“The lion dance has been part of the Chinese culture for thousands of years and is Keel Layingperformed on various auspicious occasions and celebrations,” said Cherry Wang, country director of Carnival China. “According to traditional Chinese belief, the lion signifies courage, wisdom and good fortune and brings happiness, longevity and good luck. We believe this special ceremony will bring prosperity and good fortune to Princess Cruises and our guests.”

Another part of this ceremony is to paint the lion’s eyes. She and Anthony Kaufman, Senior Vice-President of Asia Operations for Princess, were given the brushes. Painting the eyes awakens its spirit and blesses the lion.

Like we said…new locations, new ships, new customs.

In the news…

• Problems in Greece could impact on 11,000 jobs cruises bring
• Costa, Airitalia to collaborate on "fly and cruise" with 100,000 seats
• Princess latest cruise line to bring beverage packages to ships in Australia

Today at portsandbows.com: 'Only On Carnival' Tours

Royal Princess
15 nights
September 6, 2015
London, Rotterdam, Paris, Vigo, Lisbon, Ponta Delgada, Fort Lauderdale
Inside: $999
Cost per day: $66

The Death Of A Sea Salesman

The Orator of the Seas is silent. John Maxtone-Graham, who entertained cruisers with ship stories on whatever line would hire him, died of old age last week. He was 85.

We met him once, on the Celebrity Eclipse. It was both our good fortuneand our misfortune … to have met him at all, and to have met him only once. He was a delightful speaker who captivated us enough during his lecture in the ship’s theater that we wanted to interview him.

Off the stage, he was just as delightful.

We are among hundreds, perhaps thousands, who met this delightful man. Many of us have one of his books, signed with a personal message, because that’s what he did. He Maxtone-Grahamwrote 30 books, maybe more. It seemed that his first was his favorite, The Only Way To Cross (1972), perhaps because of all things cruising that he was passionate about, nothing compared to being on a ship crossing the ocean. He refused to call them cruises because they weren’t, they were “crossings,” and the fewer stops the better.

“Ships were meant to be at sea,” he said. “Draw a line from A to B. That's what cruise ships were for, to carry immigrants from A to B.”

He was born in New Jersey, lived in New York and spoke with a British accent, having been raised on both sides of the Atlantic by his Scottish father and American mother. A former stage manager on Broadway, he graduated from Brown, served with the Marines in Korea, worked on Broadway as a stage manager and became an author, lecturer and maritime historian.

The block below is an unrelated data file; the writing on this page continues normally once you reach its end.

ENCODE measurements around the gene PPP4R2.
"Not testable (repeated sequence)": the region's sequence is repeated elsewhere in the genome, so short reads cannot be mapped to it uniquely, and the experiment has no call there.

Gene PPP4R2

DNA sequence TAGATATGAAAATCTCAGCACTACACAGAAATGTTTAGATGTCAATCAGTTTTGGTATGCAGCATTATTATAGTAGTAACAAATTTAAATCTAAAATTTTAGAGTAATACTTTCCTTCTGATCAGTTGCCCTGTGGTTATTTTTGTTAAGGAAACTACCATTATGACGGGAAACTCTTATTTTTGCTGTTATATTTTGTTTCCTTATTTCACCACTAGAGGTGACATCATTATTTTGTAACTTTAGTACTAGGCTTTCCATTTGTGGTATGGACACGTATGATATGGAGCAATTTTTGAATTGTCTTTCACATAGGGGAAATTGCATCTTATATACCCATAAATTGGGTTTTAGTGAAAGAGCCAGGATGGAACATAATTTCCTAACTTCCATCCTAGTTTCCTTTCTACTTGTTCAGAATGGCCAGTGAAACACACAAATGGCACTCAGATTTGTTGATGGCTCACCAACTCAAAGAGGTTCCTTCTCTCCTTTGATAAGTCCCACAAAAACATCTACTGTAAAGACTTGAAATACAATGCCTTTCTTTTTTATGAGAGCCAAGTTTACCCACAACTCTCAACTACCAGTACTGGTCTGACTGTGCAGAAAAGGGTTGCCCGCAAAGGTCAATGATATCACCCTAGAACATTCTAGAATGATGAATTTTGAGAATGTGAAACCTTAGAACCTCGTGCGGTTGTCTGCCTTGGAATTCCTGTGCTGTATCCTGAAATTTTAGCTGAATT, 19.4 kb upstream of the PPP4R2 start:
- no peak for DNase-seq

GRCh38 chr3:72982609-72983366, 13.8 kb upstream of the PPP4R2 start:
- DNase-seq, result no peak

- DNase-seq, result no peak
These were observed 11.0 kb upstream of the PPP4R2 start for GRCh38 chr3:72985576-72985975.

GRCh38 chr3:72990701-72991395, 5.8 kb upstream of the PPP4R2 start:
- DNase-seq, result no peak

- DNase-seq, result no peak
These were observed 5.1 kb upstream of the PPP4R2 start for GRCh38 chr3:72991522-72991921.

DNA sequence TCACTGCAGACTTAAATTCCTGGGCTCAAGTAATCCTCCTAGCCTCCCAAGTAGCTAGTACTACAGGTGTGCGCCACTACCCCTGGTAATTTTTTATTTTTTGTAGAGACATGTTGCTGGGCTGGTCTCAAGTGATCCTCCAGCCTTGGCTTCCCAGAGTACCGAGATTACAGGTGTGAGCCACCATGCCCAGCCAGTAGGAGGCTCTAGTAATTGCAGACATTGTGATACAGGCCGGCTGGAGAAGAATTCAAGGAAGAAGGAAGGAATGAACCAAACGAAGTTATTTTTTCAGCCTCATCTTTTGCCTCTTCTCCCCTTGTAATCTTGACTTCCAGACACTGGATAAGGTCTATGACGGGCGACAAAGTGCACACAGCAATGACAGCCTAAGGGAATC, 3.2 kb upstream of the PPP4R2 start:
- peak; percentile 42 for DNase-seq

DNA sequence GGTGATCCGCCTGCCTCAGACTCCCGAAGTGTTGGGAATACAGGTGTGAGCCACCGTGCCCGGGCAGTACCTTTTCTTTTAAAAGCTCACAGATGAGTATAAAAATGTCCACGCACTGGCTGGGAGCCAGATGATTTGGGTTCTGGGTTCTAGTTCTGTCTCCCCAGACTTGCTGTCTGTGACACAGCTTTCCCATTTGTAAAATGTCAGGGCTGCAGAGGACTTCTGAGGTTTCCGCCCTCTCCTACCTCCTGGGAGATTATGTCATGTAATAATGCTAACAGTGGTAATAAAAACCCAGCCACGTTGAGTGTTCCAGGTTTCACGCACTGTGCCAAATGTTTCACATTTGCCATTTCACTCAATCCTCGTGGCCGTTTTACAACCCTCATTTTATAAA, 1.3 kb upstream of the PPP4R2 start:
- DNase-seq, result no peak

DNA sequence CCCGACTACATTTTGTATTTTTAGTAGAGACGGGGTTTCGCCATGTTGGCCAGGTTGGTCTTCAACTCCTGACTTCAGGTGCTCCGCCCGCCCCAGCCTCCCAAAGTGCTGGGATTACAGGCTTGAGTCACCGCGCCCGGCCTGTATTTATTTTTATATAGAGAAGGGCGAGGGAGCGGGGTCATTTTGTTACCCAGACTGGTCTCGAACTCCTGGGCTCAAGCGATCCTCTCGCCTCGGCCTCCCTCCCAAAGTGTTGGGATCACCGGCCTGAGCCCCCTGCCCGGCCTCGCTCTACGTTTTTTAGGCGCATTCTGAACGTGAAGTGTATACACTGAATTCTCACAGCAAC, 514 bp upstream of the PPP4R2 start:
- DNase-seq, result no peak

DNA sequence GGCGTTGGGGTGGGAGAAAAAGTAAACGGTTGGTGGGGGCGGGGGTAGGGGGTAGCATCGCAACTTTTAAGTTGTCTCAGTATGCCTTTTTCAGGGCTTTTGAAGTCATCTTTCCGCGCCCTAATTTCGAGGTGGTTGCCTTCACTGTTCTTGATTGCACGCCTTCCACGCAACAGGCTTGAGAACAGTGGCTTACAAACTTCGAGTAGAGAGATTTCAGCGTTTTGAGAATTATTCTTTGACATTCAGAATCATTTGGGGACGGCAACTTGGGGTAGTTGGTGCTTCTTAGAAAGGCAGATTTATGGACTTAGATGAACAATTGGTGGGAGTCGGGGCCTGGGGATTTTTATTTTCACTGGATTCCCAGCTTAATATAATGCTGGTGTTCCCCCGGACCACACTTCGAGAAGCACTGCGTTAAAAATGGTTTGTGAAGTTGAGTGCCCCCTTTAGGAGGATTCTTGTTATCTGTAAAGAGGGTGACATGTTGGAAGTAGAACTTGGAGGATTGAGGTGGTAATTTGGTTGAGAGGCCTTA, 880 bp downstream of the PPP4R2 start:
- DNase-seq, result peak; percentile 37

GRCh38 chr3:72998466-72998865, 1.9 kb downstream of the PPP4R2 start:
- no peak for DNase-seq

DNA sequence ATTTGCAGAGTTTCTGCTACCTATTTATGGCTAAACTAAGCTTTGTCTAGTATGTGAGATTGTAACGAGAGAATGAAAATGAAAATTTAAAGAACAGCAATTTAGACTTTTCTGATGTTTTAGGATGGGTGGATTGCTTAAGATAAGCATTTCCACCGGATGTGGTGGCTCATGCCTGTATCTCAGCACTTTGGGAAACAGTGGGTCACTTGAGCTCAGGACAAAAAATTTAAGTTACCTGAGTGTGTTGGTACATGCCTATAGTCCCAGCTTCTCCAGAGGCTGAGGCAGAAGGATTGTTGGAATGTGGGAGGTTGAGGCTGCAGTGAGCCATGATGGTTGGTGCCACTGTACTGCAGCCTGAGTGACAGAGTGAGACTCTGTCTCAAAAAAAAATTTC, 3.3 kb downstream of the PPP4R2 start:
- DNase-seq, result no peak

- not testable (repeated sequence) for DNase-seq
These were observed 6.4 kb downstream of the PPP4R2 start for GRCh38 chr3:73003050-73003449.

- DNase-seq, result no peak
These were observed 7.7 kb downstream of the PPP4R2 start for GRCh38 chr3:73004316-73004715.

He became a writer by accident when asked to author a book about ships that cross the ocean, a trip he first made at the age of six months. His two sons became writers, one for The Simpsons, the other for Beavis and Butthead.

Maxtone-Graham’s books – more eloquent than the works of his offspring — will be his legacy, but to us he was more captivating and spell-binding as an orator.

“I play it like a piano,” he said. “I know what works and what doesn't work”

Some people went on ships if they knew Maxtone-Graham be speaking. We didn’t. We just lucked out. He was 81 at the time, and it was appropriate that the Eclipse was “crossing” from Miami to Southampton. It was his kind of cruise, although there probably wasn’t a cruise that wasn’t.

He was often asked to name his favourite ship.

“The one I’m on,” he would say.

We thought it was ironic that his passing came during the height of Cunard’s 175th anniversary celebrations. Morever, he died as the Queen Mary 2 was “crossing” the Atlantic in a recreation of the famous cruise line’s first Transatlantic voyage, on July 4, 1840. It would have been even more ironic if he’d been able to be on the ship this month…if he’d passed away on board…if they’d buried him at sea.

From our one meeting, we think John Maxtone-Graham would’ve found that a fitting crossing to the after-life, for the Orator of the Seas.

In the news…

• Keel laying ceremony for new Princess ship going to China in 2017
• Spain's cruise visitors January to May up 6 per cent over last year
• NTSB looking for flight-seeing accounts from Alaska passengers

Today at portsandbows.com: Oceania's new early-booking promotion

Royal Caribbean Explorer of the Seas
14 nights
October 9, 2015
Barcelona, Crete, Ashdod, Suez Canal (cruising), Petra, Dubai
Inside: $533
Cost per day: $38